Webb Keane is associated with both the Socio-cultural and Linguistic subfields of the department. His regular undergraduate course offerings include “Language and Culture,” “Anthropology of Religion,” and classes on Southeast Asia. Keane’s writings cover a range of subjects in social and cultural theory and the philosophical foundations of social thought and the human sciences. In particular, he is interested in semiotics and language; material culture and materiality; gift exchange, commodities, and money; religion, morality, and ethics; media and public cultures. He has written two books, Signs of Recognition: Powers and Hazards of Representation in an Indonesian Society and Christian Moderns: Freedom and Fetish in the Mission Encounter based on his fieldwork in Indonesia and research in the Netherlands, and is co-editor of The Handbook of Material Culture. Other topics on which he has published include the Middle Eastern Neolithic, theory of mind in Melanesia, and contemporary debates about freedom of the press. At present he is involved in two major projects. The first centers on religion, language, and media in Indonesia. The second is a book about morality, ethics, and virtue as special, even constitutive, problems for social science. You can find out more about his research and teaching, and find articles to download, by following the link to his website.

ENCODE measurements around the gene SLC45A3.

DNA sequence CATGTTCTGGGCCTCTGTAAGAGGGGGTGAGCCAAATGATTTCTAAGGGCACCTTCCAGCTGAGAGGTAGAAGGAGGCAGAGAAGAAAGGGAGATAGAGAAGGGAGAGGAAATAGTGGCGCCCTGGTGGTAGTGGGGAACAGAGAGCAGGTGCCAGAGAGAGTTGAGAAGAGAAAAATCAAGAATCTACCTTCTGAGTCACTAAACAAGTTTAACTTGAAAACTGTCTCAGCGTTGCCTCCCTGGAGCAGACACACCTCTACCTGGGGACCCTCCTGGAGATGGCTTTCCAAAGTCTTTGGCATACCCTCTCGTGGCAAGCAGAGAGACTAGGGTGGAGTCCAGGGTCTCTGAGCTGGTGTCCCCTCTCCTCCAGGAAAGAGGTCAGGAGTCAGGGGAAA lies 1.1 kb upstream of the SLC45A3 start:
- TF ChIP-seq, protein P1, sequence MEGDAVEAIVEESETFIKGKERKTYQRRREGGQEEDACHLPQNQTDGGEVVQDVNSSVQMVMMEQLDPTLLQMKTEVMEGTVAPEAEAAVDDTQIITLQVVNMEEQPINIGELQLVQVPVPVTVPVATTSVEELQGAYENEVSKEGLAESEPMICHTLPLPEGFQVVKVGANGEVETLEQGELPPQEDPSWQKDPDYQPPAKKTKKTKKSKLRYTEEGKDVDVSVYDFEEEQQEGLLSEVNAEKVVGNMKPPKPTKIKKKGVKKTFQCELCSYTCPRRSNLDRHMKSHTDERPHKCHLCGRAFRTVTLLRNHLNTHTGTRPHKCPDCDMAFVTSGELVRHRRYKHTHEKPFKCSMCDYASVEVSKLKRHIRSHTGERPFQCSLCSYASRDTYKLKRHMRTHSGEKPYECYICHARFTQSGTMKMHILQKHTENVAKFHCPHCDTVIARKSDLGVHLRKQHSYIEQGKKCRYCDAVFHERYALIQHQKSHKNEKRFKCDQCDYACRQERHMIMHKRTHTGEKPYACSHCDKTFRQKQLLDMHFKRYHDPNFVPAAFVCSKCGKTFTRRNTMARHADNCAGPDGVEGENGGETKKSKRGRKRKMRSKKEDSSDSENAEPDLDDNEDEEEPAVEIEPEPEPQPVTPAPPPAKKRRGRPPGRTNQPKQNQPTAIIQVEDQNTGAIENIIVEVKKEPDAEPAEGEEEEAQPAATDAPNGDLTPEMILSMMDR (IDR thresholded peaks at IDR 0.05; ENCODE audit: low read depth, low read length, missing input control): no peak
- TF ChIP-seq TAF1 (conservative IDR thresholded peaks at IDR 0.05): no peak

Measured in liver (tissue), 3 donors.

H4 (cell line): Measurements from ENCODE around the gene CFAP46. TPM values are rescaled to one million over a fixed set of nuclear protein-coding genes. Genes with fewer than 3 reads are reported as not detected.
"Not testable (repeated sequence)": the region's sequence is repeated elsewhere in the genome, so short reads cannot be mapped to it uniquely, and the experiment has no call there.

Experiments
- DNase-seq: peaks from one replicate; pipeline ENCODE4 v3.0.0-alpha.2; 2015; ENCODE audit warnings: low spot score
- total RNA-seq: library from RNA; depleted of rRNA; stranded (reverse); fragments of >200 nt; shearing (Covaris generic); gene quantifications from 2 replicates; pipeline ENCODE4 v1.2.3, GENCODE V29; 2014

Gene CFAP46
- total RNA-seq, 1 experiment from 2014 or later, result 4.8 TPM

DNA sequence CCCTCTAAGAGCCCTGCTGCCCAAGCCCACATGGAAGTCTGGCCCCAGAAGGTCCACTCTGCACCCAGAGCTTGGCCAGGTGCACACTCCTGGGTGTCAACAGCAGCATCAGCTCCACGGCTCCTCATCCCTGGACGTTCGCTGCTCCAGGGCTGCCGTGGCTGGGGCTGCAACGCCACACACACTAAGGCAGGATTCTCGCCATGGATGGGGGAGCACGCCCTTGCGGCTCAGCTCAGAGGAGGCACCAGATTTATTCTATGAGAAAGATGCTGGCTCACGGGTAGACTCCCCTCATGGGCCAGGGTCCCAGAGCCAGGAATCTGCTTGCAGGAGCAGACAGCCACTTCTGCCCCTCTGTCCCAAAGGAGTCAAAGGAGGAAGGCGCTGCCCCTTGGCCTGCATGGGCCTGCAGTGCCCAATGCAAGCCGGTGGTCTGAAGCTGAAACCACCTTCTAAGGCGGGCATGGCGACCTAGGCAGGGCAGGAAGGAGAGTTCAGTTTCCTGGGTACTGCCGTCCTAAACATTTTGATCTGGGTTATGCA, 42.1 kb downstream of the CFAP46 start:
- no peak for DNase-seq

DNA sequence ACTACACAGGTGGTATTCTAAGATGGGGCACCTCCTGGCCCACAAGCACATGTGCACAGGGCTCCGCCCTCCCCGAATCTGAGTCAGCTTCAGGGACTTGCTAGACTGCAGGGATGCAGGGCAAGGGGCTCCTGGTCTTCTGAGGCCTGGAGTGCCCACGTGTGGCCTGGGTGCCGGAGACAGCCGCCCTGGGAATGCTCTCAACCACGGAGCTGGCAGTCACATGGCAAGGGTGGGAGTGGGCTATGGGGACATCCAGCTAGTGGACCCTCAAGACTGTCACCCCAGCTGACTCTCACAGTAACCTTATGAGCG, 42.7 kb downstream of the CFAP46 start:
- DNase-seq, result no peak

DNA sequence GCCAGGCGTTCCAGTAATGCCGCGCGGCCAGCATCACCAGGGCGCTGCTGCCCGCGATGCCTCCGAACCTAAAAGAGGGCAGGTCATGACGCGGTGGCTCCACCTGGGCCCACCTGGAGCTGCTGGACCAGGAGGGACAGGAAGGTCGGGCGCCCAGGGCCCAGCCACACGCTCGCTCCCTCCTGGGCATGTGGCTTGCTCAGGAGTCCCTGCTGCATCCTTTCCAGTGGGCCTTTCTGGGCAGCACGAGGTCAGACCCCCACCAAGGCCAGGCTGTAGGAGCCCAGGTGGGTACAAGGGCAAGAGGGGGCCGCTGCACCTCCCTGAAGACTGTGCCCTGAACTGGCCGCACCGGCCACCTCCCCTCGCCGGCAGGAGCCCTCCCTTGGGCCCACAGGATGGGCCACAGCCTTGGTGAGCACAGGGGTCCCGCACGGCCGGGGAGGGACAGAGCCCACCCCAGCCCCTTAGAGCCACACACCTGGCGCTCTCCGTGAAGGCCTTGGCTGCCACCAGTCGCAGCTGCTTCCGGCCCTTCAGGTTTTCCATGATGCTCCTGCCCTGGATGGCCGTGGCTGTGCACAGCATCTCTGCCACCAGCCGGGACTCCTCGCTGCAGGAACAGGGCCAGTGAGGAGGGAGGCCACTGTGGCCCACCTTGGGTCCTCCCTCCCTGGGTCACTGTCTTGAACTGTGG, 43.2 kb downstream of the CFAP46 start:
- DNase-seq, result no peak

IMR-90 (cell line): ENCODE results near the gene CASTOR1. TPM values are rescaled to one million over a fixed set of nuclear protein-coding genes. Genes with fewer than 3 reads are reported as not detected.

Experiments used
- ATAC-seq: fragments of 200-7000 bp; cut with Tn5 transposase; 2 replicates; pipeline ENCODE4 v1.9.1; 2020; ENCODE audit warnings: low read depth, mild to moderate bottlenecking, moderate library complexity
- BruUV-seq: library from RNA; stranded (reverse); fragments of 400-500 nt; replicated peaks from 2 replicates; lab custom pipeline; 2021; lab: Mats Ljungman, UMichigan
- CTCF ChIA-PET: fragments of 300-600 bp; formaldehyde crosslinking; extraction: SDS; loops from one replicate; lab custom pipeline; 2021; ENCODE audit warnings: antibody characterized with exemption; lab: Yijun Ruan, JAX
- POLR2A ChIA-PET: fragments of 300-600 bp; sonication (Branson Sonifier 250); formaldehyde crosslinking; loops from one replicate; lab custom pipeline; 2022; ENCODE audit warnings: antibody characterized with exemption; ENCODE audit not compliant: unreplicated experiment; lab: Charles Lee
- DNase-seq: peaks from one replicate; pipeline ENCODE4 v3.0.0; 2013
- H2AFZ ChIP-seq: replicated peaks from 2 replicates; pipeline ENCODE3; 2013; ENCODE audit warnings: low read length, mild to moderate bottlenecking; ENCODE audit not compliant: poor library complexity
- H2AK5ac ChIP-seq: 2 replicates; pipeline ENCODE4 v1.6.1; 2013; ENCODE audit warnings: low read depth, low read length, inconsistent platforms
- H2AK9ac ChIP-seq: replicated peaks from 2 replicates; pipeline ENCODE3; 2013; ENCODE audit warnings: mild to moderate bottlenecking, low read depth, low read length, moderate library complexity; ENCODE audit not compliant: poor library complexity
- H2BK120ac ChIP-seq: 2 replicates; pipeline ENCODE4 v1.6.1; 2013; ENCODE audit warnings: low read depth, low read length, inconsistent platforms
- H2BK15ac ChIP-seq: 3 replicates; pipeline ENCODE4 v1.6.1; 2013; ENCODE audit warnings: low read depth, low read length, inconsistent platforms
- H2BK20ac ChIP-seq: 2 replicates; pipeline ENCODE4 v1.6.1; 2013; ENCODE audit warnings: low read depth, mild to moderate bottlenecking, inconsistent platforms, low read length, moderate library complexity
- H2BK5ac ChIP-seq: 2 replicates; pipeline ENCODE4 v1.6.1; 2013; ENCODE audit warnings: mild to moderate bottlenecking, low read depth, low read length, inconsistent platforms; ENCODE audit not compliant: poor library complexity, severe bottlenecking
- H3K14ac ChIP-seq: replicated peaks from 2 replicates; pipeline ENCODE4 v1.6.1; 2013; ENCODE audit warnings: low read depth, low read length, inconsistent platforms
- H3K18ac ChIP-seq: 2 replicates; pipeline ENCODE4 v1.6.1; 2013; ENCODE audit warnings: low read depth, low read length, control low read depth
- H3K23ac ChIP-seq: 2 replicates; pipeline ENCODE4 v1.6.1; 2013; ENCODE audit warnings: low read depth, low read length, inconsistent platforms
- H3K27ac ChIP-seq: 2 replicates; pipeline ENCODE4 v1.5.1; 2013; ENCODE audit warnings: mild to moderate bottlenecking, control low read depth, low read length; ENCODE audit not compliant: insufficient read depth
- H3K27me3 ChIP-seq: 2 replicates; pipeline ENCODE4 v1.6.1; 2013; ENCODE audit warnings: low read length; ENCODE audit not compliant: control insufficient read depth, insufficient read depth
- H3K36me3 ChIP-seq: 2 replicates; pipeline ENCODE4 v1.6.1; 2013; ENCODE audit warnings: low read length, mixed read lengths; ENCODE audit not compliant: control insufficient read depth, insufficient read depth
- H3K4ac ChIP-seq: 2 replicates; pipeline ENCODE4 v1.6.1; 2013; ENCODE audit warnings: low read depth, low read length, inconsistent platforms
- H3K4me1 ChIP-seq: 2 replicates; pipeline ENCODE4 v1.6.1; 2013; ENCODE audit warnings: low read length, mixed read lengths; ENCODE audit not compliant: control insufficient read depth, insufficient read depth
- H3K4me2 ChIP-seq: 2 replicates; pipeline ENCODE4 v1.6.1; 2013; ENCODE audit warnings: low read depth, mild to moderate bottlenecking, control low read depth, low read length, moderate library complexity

Webb Keane has held fellowships from the John Simon Guggenheim Foundation, the Institute for Advanced Study (Princeton), the Center for Advanced Study in the Behavioral Sciences (Stanford), and the National Endowment for the Humanities. He was the Annette B. Weiner Memorial Lecturer (NYU) and Edward Westermarck Memorial Lecturer (University of Helsinki), and his books have been subjects of “Author Meets Critics” panels at the annual meetings of the American Anthropological Association and of the American Academy of Religion Annual Meetings. He has held visiting professorships at Cambridge University and the London School of Economics in England, and at National Taitung University in Taiwan, and has taught in the School of Criticism and Theory at Cornell.